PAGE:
11-Year-Old Suffers From Menopause Symptoms After Taking Herbal Supplement

saw palmetto
The herb saw palmetto, obtained from the plant Serenoa repens, is typically used to help treat enlarged prostate in men. Wikimedia Commons/Miguel Vieir

Because of the side effects in traditional medicine and a suspicion of the pharmaceutical industry, many people are turning to herbal supplements in order to cure them of their aches and pains. However, as some unfortunately find out, many of these herbal remedies come with side effects as well. One 11-year-old girl and her family found out the hard way when her herbal medication caused her to have menopause-like symptoms.

The herb saw palmetto, obtained from the plant Serenoa repens, is typically used to help treat enlarged prostate in men. However, the herb also has benefits for people who suffer from baldness. The 11-year-old girl, who has remained unnamed, was taking the herbal medicine for telogen effluvium, a common cause for hair loss in children.

For the first month, the child tolerated the supplement well. After a month though, she began having hot flashes, a symptom of menopause. She had hot flashes every single day. When she stopped taking the supplement, two months after she had begun the treatment, the hot flashes stopped. Unfortunately, new symptoms cropped up.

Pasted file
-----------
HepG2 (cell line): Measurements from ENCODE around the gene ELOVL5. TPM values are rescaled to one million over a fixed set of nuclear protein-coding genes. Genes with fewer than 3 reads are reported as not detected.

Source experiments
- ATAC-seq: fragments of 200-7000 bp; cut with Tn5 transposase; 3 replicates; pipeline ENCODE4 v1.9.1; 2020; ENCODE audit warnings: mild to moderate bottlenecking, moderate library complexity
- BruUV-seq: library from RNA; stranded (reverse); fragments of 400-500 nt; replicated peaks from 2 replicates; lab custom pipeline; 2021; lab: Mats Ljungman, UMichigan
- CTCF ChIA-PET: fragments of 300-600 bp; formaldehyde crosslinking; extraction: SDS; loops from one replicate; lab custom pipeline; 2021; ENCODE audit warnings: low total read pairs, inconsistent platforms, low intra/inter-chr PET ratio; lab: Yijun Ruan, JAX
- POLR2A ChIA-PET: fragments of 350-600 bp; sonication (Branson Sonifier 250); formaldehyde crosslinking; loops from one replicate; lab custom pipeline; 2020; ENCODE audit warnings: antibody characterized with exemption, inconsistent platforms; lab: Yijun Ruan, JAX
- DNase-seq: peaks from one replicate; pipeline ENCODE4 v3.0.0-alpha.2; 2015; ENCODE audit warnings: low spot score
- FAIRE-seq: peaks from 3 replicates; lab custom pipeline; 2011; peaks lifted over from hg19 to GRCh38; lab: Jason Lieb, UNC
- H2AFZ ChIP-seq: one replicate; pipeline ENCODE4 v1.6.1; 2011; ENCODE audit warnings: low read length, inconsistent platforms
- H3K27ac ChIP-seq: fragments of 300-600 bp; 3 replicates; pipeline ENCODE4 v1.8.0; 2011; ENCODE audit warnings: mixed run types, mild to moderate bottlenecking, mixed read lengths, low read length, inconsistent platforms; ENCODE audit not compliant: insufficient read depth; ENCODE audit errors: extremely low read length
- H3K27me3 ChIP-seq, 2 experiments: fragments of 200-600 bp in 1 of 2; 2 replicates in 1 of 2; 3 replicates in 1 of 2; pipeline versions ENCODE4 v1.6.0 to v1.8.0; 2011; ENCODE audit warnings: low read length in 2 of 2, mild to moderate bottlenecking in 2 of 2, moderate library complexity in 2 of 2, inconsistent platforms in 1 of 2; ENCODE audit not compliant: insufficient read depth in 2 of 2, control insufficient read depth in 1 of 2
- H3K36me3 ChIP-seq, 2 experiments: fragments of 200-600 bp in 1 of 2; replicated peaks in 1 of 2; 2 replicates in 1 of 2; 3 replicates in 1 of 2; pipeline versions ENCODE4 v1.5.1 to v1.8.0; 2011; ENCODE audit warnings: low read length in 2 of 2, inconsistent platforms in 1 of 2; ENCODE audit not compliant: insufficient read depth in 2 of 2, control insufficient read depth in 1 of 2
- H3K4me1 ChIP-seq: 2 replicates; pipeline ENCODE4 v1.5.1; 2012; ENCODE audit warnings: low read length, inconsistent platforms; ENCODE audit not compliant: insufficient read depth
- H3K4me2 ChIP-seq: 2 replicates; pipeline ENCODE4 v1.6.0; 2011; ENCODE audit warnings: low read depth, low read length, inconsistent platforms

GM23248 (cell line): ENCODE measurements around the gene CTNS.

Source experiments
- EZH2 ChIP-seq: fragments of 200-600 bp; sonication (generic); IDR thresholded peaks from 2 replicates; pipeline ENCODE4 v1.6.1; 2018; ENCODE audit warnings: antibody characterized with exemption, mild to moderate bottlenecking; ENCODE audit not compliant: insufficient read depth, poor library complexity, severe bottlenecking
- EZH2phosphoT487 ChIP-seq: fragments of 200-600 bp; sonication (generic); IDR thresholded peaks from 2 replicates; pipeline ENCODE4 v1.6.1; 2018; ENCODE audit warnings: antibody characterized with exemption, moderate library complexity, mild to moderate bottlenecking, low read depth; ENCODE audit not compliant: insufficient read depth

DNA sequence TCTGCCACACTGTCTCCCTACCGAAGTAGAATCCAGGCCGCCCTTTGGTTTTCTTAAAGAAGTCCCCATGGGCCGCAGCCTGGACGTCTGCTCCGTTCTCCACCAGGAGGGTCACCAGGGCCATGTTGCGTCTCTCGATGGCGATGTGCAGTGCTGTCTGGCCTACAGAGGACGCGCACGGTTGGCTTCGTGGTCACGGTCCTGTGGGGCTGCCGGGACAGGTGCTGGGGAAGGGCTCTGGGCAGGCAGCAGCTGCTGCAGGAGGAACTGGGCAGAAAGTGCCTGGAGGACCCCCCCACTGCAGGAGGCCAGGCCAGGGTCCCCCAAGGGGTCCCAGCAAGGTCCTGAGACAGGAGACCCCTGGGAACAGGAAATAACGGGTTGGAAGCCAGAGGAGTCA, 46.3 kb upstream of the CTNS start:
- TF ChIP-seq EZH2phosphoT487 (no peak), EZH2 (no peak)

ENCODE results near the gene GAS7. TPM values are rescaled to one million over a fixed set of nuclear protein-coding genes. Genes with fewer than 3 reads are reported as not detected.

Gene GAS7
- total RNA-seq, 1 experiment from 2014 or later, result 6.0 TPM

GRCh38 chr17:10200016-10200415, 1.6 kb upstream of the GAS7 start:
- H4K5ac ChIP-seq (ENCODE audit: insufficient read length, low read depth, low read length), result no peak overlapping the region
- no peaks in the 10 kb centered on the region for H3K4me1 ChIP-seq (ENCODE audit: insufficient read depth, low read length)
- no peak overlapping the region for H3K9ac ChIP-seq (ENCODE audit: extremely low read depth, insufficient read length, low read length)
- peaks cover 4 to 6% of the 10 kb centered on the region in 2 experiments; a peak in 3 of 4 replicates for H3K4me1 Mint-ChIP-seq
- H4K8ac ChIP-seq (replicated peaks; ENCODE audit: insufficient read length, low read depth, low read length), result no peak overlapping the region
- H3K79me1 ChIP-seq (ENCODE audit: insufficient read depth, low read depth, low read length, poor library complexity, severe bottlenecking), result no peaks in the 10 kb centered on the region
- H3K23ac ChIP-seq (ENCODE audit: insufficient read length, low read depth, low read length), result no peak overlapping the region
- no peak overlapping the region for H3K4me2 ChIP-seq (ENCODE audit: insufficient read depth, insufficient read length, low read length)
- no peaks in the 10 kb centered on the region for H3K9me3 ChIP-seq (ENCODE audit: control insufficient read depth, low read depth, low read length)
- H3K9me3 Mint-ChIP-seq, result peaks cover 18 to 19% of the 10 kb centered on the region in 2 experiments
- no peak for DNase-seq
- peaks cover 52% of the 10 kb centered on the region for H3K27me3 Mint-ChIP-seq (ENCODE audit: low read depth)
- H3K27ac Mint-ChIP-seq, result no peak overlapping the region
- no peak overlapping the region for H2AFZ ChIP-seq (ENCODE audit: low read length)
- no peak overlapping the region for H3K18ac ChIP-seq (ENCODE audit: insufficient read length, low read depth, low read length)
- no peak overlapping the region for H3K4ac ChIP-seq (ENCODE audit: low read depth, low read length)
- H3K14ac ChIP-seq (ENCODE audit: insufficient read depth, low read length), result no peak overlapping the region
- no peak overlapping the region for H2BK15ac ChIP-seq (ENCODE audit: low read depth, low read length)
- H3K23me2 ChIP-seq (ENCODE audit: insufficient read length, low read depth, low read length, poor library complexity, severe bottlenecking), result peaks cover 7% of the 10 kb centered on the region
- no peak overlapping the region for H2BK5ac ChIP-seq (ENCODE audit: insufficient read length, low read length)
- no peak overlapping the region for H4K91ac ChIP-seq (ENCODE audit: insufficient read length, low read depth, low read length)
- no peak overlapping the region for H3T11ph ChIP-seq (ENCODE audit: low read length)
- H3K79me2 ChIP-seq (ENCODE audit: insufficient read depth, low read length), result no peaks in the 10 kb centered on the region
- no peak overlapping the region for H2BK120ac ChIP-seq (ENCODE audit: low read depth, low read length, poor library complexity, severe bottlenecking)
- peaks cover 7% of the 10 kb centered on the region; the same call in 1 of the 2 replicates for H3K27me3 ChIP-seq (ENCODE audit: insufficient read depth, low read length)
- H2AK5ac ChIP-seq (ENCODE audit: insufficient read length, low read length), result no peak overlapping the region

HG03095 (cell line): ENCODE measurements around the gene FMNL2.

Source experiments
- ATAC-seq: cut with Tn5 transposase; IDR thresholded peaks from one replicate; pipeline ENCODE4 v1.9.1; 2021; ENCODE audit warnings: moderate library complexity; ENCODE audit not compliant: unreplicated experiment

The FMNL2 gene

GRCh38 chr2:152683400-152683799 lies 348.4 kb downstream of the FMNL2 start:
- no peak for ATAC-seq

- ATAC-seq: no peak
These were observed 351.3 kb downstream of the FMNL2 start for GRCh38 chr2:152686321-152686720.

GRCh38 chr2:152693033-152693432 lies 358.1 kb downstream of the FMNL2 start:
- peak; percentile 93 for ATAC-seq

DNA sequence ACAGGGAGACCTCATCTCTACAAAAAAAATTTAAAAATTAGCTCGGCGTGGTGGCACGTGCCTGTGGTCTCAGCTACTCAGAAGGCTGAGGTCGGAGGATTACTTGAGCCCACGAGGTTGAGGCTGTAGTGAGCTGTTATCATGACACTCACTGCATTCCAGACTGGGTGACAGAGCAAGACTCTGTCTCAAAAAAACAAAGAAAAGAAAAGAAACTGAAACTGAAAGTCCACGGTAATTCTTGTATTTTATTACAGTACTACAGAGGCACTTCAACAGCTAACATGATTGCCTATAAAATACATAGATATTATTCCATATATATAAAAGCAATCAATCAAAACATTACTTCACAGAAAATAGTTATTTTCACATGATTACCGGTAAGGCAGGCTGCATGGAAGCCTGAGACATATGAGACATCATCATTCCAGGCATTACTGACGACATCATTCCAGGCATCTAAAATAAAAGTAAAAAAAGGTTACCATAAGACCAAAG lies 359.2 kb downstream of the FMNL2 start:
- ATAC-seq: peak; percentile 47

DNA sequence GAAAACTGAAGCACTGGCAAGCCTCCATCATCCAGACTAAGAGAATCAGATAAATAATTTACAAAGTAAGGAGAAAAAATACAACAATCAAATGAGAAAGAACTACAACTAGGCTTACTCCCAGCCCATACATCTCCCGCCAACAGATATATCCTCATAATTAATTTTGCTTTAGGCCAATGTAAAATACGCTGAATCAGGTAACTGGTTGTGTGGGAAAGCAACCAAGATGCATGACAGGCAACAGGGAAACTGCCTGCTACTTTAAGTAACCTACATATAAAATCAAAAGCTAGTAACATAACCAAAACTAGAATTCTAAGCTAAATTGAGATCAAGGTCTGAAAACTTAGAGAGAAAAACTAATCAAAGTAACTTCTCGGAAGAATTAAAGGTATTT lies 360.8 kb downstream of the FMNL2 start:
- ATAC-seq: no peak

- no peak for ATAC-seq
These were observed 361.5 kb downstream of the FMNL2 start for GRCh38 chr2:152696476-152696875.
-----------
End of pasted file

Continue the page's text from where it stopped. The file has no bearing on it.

About a month after stopping the therapy, the 11-year-old girl got her first period. For comparison, the average American girl starts her first period at 12.77 years old. Her periods were abnormal, lasting 15 days while the average period is supposed to last a week. These symptoms persisted for a year, long after she stopped taking the supplement.

Saw palmetto has been found to decrease estrogen levels, which doctors believe could explain the child's symptoms. She was not on any other medication during that time period. While there has been some research on the effects of the herb on men, the herb's effects on women and children have gone relatively untouched by science.

The case, published in Pediatrics, highlights the fact that consumers should do their research before taking herbal supplements, just as they would if they were taking a medication manufactured by drug companies.

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